Episcopal Relief & Development Responds to Hurricane Maria


October 11, 2017web-statement-badge-1

Episcopal Relief & Development Continues to Provide Emergency Assistance to the Virgin Islands and Puerto Rico

Episcopal Relief & Development continues to provide emergency assistance to the US and British Virgin Islands and Puerto Rico following the devastating impact of Hurricanes Irma and Maria.

In partnership with Convoy of Hope and the Episcopal Diocese of the Virgin Islands, Episcopal Relief & Development is supplying food for approximately 900 preschool aged children, hot meals for 1,500 residents and distributing food and water in Tortola and Virgin Gorda. In addition to a generator, Episcopal Relief & Development is providing mosquito nets and cash for vouchers to the diocese as the organization continues to coordinate between key distribution points.

The Virgin Islands are slowly recovering from the storms. Reports indicate that approximately  22% of the homes and businesses throughout the islands currently have electricity. Electrical systems are being rebuilt with new utility poles, power lines and street lights installed. Water and cell phone service are still extremely limited.

In Puerto Rico, the crisis continues. Forty-five deaths have been reported. Almost 90% of the island is still without power. Episcopal Relief & Development is working with the Episcopal Diocese of Puerto Rico to coordinate and deliver food, fuel and other emergency supplies with church officials. Satellite cell phones are provided to enable communication between the diocese, church partners, emergency services and communities. Volunteers are organizing shipments of water and food to residents of Maricao and Ponce and other remote areas. The organization is planning on supplying water purification systems to isolated communities. Xavier Castellanos, a representative from Episcopal Relief & Development, is helping the diocese mobilize church partners as they continue assessments and coordinate the next phase of the response. Emergency support was sent in advance of Hurricane Maria in order to help the diocese provide assistance quickly.

Residents living in more remote areas including the northern part of Puerto Rico have no running water and are drinking contaminated water from nearby rivers. On the southeast part of the island, miles of farmland have been leveled by the storms. Roads are littered with electrical poles and cables which must be removed before the island’s power grid is restored.

“The lives of so many people have been turned upside down,” said Abagail Nelson, Episcopal Relief & Development’s Senior Vice of Programs. “This is a humanitarian crisis that will affect many people in the years to come.”

Contributions to Episcopal Relief & Development’s Hurricane Relief Fund will help support church and other local partners as they provide critical emergency assistance to those most in need.

To download bulletin inserts and other Hurricane Irma resources, visit episcopalrelief.org/hurricanes2017.


September 29, 2017web-statement-badge-1
 

Episcopal Relief & Development Provides Emergency Assistance to the British Virgin Islands after the Hurricanes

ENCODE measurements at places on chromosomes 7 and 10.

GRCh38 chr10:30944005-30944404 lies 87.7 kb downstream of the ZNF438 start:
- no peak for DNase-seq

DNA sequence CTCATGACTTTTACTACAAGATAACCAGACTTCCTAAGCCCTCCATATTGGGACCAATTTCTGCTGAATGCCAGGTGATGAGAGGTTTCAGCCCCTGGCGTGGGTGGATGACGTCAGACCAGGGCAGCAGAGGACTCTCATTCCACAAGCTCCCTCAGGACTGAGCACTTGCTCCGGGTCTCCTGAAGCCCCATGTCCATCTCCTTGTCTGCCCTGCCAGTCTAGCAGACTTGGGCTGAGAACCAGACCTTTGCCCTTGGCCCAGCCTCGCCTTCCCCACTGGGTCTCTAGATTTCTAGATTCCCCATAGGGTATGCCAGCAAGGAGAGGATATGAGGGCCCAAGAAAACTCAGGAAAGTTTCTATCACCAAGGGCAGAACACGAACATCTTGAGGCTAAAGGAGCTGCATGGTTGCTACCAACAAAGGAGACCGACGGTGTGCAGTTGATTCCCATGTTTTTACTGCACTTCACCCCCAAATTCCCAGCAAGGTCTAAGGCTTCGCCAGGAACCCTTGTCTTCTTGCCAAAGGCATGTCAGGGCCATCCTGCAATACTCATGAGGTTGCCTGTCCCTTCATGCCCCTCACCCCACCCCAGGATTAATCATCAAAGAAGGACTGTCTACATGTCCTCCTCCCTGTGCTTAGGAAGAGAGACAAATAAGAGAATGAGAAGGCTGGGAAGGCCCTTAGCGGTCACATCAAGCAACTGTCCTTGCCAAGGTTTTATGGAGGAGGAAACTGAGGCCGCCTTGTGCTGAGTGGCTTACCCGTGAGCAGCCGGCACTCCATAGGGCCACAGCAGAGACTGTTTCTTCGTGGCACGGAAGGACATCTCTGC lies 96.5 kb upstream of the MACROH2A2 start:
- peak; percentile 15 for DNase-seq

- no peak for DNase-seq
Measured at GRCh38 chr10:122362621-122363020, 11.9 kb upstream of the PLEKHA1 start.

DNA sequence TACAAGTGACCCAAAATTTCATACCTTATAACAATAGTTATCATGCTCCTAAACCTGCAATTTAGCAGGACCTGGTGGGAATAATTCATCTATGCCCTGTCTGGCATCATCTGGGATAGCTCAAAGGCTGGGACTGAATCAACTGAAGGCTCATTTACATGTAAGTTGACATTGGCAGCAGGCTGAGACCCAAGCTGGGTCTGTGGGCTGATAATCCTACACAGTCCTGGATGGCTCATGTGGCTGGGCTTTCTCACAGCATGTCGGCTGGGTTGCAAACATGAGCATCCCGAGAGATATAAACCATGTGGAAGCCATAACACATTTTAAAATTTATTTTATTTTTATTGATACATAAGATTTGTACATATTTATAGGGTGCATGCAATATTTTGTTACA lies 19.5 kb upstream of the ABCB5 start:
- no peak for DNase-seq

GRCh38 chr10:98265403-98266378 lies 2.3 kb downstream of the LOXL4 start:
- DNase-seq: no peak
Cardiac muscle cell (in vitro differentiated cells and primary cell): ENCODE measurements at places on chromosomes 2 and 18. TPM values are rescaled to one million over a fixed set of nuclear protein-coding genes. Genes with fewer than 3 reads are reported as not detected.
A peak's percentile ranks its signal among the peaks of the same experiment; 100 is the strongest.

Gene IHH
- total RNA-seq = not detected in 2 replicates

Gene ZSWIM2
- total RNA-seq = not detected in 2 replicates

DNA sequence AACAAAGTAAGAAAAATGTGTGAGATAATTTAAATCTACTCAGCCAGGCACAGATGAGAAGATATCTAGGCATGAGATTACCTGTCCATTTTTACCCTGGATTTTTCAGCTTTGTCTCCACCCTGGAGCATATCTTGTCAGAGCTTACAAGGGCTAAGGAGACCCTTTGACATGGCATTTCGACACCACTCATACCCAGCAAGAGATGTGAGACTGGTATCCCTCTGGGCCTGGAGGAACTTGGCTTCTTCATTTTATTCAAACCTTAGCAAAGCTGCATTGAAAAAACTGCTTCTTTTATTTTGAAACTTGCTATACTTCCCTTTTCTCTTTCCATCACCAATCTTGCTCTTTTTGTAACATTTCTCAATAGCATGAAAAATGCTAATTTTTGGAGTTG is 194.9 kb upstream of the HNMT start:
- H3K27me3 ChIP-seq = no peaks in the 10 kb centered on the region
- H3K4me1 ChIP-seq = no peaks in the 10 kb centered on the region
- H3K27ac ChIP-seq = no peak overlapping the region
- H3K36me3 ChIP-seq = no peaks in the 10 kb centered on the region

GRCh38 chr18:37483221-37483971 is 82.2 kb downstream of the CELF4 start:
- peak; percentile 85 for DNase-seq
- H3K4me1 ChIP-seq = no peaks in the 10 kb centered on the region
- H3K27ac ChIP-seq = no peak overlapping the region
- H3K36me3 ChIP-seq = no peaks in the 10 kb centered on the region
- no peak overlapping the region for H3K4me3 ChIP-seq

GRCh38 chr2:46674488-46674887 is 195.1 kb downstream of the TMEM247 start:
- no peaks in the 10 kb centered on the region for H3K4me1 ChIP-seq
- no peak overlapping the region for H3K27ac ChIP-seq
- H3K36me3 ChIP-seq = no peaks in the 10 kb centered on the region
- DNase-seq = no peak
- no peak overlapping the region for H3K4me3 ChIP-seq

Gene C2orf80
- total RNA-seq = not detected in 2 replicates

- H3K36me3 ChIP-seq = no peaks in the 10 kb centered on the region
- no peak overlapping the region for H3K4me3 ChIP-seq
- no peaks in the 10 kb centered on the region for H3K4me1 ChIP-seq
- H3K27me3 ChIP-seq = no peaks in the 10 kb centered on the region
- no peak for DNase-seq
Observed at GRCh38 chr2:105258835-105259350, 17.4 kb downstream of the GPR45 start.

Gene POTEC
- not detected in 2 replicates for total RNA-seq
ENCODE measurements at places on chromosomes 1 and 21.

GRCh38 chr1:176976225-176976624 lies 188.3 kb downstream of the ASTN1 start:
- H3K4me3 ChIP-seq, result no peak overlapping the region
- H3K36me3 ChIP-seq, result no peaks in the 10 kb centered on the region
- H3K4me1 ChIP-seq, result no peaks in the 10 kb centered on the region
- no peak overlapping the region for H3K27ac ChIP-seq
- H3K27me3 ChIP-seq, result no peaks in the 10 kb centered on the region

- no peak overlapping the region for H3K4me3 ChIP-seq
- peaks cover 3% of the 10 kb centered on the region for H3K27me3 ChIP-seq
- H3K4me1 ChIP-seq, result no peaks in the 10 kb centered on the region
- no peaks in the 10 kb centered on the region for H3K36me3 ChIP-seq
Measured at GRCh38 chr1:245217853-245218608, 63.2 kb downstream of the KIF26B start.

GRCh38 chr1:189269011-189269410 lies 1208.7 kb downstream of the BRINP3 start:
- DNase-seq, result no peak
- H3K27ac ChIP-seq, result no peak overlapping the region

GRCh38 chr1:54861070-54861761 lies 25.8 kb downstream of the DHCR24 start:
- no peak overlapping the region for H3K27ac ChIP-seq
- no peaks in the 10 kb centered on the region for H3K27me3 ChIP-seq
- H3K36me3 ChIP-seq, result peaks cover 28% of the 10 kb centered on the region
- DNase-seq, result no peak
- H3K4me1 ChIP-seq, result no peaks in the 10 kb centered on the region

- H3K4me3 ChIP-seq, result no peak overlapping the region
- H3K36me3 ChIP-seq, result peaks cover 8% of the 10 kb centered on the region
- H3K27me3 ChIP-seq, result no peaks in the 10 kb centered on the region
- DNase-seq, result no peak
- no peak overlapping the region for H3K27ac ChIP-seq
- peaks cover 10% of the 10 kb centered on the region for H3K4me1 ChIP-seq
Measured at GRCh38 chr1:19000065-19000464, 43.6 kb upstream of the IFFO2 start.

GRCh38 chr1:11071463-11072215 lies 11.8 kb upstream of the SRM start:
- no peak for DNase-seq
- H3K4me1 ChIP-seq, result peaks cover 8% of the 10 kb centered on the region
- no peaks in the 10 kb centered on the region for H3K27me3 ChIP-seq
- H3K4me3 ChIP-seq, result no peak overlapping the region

Episcopal Relief & Development is providing critical emergency supplies to the British Virgin Islands in collaboration with Convoy of Hope and the Episcopal Diocese of the Virgin Islands following the devastating impact of Hurricanes Irma and Maria. Convoy of Hope is a faith-based humanitarian organization located in Missouri. The Episcopal Diocese of the Virgin Islands is present on St. Thomas, St. Croix and St. John in the US Virgin Islands and Tortola and Virgin Gorda in the British Virgin Islands.

Critical supplies, including food, two portable kitchens, two refrigeration containers, 350,000 gallons of drinking water, 9,900 gallons of gasoline and diesel fuel, tarps, plywood and nails as well as hygiene and infant care kits, arrived in Tortola on September 28th. Clergy and lay leaders of the diocese collaborated with Convoy of Hope staff to gather and allocate supplies and ensure that necessary items were shared with vulnerable families with the greatest needs.  

“Distributions continue being coordinated with our church partners,” noted Abagail Nelson, Episcopal Relief & Development’s Senior Vice President for Programs. “The damage is catastrophic throughout the Virgin Islands and people are greatly in need of the most basic necessities. Getting supplies to people on Tortola and Virgin Gorda has been a particular challenge and working with Convoy of Hope together with the Episcopal leadership has been a blessing.”

Many residents are still without electricity, running water and telephone service, leaving them isolated after both hurricanes devastated the Virgin Islands. Homes, hospitals and other buildings were destroyed, roads damaged beyond repair, trees uprooted, and essential services wiped out by the ferocity of these storms. After Hurricane Irma made landfall in early September, Episcopal Relief & Development has been working closely with the Diocese of the Virgin Islands to provide immediate assistance where the Church has a presence. The islands rely heavily on tourism and with restaurants, docks and resorts destroyed, the path to recovery is expected to be a long one.

“Through our partnerships with the diocese and Convoy of Hope, we are offering emergency support to communities that have lost almost everything,” Nelson said. “There’s so much more work that needs to be done, and we are deeply committed to accompanying our partners on the long road ahead.”

Contributions to Episcopal Relief & Development’s Hurricane Relief Fund will help support church and other local partners as they provide critical emergency assistance to those most in need.

To download bulletin inserts and other Hurricane Irma resources, visit episcopalrelief.org/hurricanes2017.


September 27, 2017web-statement-badge-1
 

Responding to the Ongoing Crisis in Puerto Rico after the Storms